The Whitney Museum scored starchitect Renzo Piano to build a new downtown megamuseum along the High Line's main entrance at Gansevoort Street. Part of that Piano package is a new High Line maintenance and operations building, where Friends of the High Line will house offices, vehicles, and flora-related activities, all to be used by the well-booted crew that keeps the park up and sprouting. But the Whitney is still raising cash, and the High Line is ready to get a move on. So, in anticipation of a 2011 construction kick-off, FHL's director of planning recently met with the Parks Committee of Community Board 2 to present initial ideas for Renzo's refined and utilitarian scheme.
The $20 million M&O building, on a plot 120 feet long from east to west and 48 feet wide as it faces the High Line, will sit separate from the elevated tracks. Connected by a set of bridges at park level, the layout offers visitors access to an elevator, restrooms and park offices. The four-story 26,000-square-foot building will be fully bounded on both the south and west by the Whitney building, which Piano has designed as a series of set-back terraced galleries, rising to the west as it moves away from the High Line. The new Whitney will give protection to another terrace that sits atop the M&O facility and overlooks the High Line, the perfect spot for positioning some really big art.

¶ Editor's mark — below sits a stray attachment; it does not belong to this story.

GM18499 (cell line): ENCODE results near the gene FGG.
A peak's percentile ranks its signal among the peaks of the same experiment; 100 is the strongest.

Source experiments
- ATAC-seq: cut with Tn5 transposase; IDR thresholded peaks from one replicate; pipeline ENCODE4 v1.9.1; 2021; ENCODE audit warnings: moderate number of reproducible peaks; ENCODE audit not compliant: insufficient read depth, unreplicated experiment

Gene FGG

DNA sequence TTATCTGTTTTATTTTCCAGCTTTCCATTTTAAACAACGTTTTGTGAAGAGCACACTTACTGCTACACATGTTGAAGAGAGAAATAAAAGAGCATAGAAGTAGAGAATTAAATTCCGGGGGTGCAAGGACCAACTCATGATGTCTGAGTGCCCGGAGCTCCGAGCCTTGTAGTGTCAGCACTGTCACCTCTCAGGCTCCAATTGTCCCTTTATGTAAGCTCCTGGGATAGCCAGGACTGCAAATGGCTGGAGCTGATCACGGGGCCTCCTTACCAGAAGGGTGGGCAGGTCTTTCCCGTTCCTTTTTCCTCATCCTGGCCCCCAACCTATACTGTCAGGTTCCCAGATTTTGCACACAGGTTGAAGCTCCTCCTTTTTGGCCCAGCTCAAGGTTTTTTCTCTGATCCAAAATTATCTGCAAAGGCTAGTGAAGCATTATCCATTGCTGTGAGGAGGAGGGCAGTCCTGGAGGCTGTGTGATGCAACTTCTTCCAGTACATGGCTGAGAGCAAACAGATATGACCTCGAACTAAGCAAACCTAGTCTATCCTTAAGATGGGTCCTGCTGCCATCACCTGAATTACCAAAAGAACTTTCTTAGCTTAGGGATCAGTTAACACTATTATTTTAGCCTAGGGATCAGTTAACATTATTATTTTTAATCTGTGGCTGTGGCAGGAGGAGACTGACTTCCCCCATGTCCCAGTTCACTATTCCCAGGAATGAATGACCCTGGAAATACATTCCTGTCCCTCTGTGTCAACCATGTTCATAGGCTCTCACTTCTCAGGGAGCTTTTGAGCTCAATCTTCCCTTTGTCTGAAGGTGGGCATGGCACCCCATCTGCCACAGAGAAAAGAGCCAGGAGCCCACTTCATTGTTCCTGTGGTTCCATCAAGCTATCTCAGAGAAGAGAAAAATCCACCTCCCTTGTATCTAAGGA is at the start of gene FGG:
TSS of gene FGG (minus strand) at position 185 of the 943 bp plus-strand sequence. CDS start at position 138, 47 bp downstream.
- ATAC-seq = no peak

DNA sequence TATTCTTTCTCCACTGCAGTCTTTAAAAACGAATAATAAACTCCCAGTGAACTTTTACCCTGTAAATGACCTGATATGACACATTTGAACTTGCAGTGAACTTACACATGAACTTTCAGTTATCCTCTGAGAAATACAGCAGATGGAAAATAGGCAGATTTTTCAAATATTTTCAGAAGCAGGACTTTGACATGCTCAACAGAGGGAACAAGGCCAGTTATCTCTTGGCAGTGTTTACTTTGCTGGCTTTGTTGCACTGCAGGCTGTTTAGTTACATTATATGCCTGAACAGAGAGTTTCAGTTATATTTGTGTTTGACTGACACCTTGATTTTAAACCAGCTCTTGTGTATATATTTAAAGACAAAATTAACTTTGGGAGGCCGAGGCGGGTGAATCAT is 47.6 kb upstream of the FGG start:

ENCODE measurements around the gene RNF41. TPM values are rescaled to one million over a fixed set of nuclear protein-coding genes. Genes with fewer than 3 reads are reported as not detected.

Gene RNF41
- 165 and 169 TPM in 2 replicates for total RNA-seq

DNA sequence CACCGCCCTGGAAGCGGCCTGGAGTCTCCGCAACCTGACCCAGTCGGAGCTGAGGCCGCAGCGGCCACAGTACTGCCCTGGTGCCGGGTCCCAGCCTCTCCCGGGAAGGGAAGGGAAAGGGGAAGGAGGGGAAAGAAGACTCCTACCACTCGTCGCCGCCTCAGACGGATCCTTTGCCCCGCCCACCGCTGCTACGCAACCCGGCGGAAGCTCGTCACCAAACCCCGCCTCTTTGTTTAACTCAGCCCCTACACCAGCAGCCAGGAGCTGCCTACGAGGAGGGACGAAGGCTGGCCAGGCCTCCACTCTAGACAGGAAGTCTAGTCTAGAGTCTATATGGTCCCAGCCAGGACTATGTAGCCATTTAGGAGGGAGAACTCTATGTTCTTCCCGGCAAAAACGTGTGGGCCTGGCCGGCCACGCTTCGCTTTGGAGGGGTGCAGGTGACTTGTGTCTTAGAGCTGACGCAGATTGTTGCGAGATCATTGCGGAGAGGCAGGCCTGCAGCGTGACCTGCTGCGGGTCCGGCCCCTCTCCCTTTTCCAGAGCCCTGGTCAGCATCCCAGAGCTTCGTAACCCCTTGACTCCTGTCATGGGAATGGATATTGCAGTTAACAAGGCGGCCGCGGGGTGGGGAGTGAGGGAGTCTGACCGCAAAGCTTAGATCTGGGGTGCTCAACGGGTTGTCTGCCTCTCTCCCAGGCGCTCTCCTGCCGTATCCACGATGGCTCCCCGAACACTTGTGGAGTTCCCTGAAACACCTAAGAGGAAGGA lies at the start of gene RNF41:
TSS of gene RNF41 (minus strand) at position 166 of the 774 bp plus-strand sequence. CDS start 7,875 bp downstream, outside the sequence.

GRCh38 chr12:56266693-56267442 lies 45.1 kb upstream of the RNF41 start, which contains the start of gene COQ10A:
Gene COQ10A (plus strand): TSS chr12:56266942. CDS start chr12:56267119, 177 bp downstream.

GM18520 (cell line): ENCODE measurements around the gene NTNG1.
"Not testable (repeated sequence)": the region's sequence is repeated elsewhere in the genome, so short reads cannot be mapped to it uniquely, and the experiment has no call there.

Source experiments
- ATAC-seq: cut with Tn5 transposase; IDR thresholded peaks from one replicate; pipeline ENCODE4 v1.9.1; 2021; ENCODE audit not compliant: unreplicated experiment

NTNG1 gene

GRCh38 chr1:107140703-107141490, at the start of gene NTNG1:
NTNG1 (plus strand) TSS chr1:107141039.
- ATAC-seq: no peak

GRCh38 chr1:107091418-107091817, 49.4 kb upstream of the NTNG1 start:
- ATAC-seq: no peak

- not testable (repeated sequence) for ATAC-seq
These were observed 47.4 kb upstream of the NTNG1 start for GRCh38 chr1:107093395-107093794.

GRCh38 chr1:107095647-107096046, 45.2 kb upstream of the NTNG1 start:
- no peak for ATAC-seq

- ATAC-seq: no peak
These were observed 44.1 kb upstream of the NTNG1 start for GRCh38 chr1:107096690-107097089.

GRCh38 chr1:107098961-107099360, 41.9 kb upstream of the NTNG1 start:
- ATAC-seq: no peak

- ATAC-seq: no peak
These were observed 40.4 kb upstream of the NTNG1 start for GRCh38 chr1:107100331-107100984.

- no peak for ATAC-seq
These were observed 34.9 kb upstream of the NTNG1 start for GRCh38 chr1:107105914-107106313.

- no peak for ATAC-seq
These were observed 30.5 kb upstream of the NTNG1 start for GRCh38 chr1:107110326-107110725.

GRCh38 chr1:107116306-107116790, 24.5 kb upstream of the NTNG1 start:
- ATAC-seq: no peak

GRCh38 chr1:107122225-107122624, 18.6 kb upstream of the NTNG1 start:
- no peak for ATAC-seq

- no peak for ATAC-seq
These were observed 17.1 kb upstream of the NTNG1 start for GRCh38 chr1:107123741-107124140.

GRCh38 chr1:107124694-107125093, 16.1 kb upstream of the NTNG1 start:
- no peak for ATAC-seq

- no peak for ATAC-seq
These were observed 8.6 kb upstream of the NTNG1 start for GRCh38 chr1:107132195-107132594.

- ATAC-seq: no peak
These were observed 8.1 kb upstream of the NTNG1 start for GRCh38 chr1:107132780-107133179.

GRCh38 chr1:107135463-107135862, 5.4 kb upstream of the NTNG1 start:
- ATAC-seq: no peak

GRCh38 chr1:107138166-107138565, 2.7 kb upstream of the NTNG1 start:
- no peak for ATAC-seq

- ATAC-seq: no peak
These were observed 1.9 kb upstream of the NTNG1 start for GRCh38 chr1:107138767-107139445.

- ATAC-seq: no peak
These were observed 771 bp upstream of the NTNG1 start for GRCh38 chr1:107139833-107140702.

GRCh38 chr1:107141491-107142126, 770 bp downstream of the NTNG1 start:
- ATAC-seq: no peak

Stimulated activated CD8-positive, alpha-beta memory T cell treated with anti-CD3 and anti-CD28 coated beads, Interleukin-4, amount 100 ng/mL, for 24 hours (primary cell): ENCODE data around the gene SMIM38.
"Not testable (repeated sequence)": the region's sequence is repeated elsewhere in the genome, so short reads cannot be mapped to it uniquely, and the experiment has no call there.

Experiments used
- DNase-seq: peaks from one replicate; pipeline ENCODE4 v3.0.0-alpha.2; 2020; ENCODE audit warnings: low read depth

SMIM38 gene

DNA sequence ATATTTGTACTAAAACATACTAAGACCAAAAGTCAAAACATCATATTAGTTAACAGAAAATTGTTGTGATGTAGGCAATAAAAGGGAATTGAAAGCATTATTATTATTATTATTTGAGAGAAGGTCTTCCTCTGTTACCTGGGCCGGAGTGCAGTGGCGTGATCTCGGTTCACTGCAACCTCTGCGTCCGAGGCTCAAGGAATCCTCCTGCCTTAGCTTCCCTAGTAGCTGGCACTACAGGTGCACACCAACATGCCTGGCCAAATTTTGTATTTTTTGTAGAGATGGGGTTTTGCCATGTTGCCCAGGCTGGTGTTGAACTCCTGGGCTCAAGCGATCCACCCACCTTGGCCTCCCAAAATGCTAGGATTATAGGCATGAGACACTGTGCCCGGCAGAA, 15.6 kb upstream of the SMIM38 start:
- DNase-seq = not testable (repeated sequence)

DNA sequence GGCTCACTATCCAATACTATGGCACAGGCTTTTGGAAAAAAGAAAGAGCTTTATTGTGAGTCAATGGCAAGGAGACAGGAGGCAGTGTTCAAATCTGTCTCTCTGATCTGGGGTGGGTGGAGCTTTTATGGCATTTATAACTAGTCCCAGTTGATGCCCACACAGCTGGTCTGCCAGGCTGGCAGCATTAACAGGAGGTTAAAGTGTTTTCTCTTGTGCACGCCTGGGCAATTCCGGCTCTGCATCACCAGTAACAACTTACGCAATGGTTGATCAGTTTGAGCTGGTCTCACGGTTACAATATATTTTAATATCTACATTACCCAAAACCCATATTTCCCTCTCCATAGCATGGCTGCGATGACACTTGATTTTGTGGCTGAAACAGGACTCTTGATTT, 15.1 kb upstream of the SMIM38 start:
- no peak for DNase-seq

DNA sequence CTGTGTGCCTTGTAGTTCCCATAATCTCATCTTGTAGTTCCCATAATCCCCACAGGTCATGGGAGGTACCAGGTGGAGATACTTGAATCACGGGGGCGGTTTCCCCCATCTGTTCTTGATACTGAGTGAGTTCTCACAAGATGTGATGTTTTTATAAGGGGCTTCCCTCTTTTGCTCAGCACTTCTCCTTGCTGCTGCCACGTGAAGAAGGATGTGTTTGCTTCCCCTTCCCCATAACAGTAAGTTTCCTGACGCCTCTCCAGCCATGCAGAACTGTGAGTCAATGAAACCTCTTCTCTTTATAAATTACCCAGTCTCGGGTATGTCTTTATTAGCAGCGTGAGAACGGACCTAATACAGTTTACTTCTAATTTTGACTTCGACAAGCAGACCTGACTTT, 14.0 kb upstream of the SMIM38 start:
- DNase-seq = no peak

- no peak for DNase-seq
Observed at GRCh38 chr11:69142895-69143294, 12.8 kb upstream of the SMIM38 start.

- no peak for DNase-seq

The main exposure of the M&O building looks north, with offices on the second and fourth levels faced in metal and expanses of glass that are great for Standard Hotel viewing. That north facade, in full view of park goers, will have a sleek industrial look in dark gray, visually connecting it to original High Line structure. The M&O's most prominent feature is a runway for small park vehicles with closeable cargo bays extending along the full length at the third level, connected by another bridge to the park itself. At street level, the north side will have a series of loading docks and a freight elevator for moving small service vehicles up to park level. Facing onto Washington Street is a cafe; tables extend into the open plaza beneath the refurbished hulk of the High Line, with views across Washington Street towards the landmarked properties of the Meatpacking District.
At the south corner will be a new glass elevator in high Diller Scofidio + Renfro mode, rising over the Whitney's planned entrance and public sculpture plaza along Gansevoort Street, ultimately reaching the High Line at the third floor. Construction of the environmentally-conscious M&O building, aiming for LEED Silver certification, is planned to last for two years, with maintenance in full operation by 2013.
· Whitney MePa coverage [Curbed]